It happens to the best of us. Mistakes, errors, mucking it up, screwing the pooch, what have you, are bound to happen to us all. Mistakes are so prevalent in the business world it's probably better to look at it as 'it’s not if it will happen, but when’!
The best of the best out there know and live one thing that many people struggle with…it’s having the ability to admit when you’re wrong or have made a mistake.
People make mistakes. It’s a fact of life. I’ve made plenty of them in my time and gather I’ll make some more before the day is over. It’s what we do when a mistake is made that makes all the difference. I recently learned of a story which had a great impact on me as the person in question was and is undoubtedly a mega-giant to success. Case in point, his children, represent #8, #9, #11 and #12 of the wealthiest people in the world based on the 2015 Billionaires list put out by Forbes. (note - I chose to highlight this individual not because I agree or disagree with his business and their practices but because he overcame a costly mistake and succeeded greatly as a result. This piece is not intended to support or criticize the Walton's or Walmart)
Sam Walton, founder of Wal-Mart, made an error early on that could have cost him his entire career. After being in business for a rough first five years, Sam started to finally see some incredible success for his single location general store located in Newport, Arkansas. His sales quadruped that year. He was a pillar of the community, involved in a variety of social and political groups, giving and putting everything he had into trying to make his business work in the 7,000 person community of Newport. What he didn’t realize initially but knew all too well when the time came was that his store, his only store, was not available for renewal as the lease expired. The owner was handing the store over to his son and Walton was on the short end of the stick.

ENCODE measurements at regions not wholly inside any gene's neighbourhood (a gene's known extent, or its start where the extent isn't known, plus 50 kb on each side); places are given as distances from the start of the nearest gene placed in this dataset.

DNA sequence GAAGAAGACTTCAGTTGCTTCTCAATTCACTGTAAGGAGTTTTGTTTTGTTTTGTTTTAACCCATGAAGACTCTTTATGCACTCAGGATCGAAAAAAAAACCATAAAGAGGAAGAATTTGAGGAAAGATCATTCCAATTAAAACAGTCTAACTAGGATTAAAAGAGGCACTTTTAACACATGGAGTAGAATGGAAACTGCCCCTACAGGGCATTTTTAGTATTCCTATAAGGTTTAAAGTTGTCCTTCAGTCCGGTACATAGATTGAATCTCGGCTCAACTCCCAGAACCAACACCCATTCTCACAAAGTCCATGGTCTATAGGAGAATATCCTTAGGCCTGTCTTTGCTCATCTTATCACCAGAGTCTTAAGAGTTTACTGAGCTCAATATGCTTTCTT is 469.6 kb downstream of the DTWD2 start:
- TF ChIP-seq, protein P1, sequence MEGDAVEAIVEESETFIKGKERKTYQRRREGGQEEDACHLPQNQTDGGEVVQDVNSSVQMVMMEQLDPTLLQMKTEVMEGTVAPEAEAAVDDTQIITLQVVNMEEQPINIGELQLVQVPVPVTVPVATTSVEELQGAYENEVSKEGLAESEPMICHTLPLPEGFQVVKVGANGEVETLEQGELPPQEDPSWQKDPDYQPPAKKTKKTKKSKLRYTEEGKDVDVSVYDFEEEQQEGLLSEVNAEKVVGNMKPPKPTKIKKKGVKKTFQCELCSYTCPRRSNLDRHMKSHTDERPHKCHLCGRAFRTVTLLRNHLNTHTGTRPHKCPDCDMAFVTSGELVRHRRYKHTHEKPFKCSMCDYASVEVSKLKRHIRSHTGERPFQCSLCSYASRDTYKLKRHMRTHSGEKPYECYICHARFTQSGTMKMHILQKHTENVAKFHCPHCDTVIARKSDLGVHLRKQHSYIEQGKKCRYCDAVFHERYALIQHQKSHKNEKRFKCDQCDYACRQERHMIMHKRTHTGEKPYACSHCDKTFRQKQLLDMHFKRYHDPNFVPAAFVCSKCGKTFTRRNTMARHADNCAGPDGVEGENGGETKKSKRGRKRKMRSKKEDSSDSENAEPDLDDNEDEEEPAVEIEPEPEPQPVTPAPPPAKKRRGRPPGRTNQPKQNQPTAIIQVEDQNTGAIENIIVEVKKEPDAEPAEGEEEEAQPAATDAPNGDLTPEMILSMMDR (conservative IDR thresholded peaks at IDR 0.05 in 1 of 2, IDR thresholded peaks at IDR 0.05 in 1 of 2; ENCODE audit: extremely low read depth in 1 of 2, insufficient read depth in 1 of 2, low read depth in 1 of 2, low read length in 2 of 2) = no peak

In this day and age we might not think that’s a big deal as you can always go find another place to set up shop, however back in the late 40’s when Walton came face to face with this mistake he had made, he said it was one of the worst mistakes he’d made in business. Not only could he not renew the lease on the only store he had, but there were no other options in town for him to choose from. His entire business revolved around that town and now he was forced to seek a new birth elsewhere.
What happened from there? Walton took ownership of the situation without allowing his blunder to spoil what would eventually become one of the largest retailer chains, if not the largest, in the world. So Walton drove across Arkansas and found a new store, bought it outright this time and uprooted his entire family for the big move. The rest of the story results in the Walton’s basically turning into a real life Scrooge McDucks basically swimming in wealth; I’m sure as a result of some very hard work along the way.
Remarkable as that story may be given what we all know of Wal-Mart in current day, Walton’s decisions and actions in the moment are what truly separate him and other ‘greats’ from the rest of the pack. He admitted his mistake without placing blame on others, owned it, learned from it and moved on without allowing the mistake to crush his business and dreams.
When we face our mistakes head on we show courage and an ability to be trusted. Since no one is perfect, those who can admit their mistakes openly seem to be trusted more than those that project themselves to be incapable of making errors. When we admit our mistakes we are taking ownership of the situation; once ownership is established the best of the best use those mistakes as an opportunity to learn and improve from moving forward.
Mistakes also have a nasty ability at times to knock us off our pedestal, dampening our confidence. When we admit to our shortcomings what often happens is those around us respond with support which helps level set our mindset back to the passion fueled great people we are.
Next time you find yourself in a situation where a mistake is made and you might be the culprit, take a leap of faith and ‘lean in’ as Sheryl Sandburg says. What happens next may surprise you in a great way.
About the Author
Serving over a decade in the technical services industry in Orange County, CA, Travis Smith has developed a talent for assessing technical talent and overseeing technical projects. His other areas of specialty include: leadership development, business development, resource planning and creative solutioning.